Twitter has updated its copyright policy to allow for increased transparency when dealing with controversial and legally-ambiguous tweets. In order to keep account holders informed of their possible infringement, Twitter will now withhold tweets – instead of outright deleting them – if they face a copyright takedown complaint.
GigaOm first noticed Twitter’s updated copyright policy, discovering a reference to it in a tweet sent by a member of its legal team:
— Jeremy K. (@jer) November 3, 2012
In the past, when a copyright holder complained about a tweet, Twitter would simply delete it and it would vanish from the network.
Now, tweets that have a copyright claim against them are replaced with a notice that reads:
“This tweet from @user has been withheld in response to a report from the copyright holder. Learn more: https://support.twitter.com/articles/15795#”
As GigaOm explains, this change is an important one. Those Twitter users who saw the original tweet are able to see why it no longer exists, and they can read others’ tweets in response to the takedown notice.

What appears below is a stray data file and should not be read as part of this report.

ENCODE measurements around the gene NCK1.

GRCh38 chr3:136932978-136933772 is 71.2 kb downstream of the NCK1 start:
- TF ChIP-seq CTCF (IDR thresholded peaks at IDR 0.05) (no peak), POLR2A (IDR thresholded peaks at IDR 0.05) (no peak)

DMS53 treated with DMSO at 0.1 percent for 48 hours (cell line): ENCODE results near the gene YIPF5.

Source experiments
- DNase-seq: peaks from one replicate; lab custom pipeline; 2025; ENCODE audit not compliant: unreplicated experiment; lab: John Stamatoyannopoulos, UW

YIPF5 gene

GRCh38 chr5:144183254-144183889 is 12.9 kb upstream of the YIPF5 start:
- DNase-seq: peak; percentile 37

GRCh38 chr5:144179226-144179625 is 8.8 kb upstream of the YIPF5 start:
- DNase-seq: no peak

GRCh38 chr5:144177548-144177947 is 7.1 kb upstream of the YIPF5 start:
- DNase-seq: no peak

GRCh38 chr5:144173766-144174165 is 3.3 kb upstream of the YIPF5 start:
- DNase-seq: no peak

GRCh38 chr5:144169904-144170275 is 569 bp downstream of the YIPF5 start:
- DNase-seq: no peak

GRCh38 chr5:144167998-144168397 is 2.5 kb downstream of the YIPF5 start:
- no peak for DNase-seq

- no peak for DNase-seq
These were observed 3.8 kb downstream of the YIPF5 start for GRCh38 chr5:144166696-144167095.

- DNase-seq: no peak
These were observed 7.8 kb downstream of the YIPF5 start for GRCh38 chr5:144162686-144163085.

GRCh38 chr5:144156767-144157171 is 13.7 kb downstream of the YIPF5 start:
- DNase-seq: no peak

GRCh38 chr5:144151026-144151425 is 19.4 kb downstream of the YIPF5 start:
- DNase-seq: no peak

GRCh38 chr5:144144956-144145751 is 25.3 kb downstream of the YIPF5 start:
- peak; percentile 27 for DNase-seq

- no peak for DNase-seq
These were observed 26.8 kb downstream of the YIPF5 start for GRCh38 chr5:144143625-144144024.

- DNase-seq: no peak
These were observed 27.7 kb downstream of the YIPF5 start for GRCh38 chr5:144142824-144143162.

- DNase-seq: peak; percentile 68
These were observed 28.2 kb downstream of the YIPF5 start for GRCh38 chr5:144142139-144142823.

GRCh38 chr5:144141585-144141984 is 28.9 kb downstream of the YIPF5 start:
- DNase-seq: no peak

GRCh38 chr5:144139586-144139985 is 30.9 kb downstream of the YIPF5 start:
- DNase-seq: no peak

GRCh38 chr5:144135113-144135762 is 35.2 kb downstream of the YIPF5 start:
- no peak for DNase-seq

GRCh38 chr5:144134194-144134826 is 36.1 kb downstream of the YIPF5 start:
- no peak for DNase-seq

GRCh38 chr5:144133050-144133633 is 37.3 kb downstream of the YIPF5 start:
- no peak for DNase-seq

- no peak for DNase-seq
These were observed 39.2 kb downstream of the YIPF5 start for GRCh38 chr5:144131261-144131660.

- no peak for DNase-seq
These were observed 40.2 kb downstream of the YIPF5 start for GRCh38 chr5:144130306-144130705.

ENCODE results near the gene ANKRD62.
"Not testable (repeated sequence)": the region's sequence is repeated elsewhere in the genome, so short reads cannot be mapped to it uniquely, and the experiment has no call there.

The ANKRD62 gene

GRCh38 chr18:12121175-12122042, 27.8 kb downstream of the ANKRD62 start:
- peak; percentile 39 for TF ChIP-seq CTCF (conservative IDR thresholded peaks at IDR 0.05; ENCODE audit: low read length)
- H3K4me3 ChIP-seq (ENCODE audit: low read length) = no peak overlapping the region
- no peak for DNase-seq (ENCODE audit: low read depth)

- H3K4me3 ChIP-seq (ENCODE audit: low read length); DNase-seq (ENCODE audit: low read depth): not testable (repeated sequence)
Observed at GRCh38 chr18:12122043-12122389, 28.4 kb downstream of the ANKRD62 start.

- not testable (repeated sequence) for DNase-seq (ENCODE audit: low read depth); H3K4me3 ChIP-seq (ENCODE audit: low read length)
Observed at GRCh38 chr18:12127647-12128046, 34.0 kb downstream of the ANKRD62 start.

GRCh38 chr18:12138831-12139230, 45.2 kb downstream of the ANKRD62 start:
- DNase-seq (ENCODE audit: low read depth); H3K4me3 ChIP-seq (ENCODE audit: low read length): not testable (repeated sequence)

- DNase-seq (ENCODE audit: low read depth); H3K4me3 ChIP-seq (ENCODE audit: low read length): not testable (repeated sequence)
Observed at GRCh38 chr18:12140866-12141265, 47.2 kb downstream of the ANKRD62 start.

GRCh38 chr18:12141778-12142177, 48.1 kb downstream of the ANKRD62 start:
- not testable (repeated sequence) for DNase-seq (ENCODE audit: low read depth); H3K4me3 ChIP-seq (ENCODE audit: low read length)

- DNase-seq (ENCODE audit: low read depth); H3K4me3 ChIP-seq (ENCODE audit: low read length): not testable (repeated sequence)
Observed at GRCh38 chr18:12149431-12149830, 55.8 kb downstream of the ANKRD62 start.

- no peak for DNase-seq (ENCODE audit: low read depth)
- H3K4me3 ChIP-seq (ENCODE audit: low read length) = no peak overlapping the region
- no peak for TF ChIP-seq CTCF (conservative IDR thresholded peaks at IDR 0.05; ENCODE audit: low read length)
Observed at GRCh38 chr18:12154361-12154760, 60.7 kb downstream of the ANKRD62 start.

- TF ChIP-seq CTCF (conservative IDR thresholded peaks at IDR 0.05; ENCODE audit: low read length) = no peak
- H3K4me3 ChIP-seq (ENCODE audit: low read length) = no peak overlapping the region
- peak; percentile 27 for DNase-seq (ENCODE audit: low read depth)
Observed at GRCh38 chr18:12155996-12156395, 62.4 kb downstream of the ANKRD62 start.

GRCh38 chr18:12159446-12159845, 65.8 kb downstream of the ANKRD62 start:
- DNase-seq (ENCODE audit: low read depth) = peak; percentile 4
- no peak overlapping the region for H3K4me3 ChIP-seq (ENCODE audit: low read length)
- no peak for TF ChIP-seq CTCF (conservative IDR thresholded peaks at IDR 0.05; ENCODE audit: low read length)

This might seem like a small change, but it goes a long way in promoting transparency on Twitter. Since tweets are often referred to in articles and by newsmakers, replacing infringing tweets with an explanation of why they no longer exist will at least help those making an effort to document events using the network. It’s much better than a “This page does not exist” notice!
Twitter has been slowly increasing its transparency when it comes to copyright issues. The company released a Transparency Report in July which documented the country of origin of its most recent DMCA takedown notices.
(Censored stamp image via Shutterstock)
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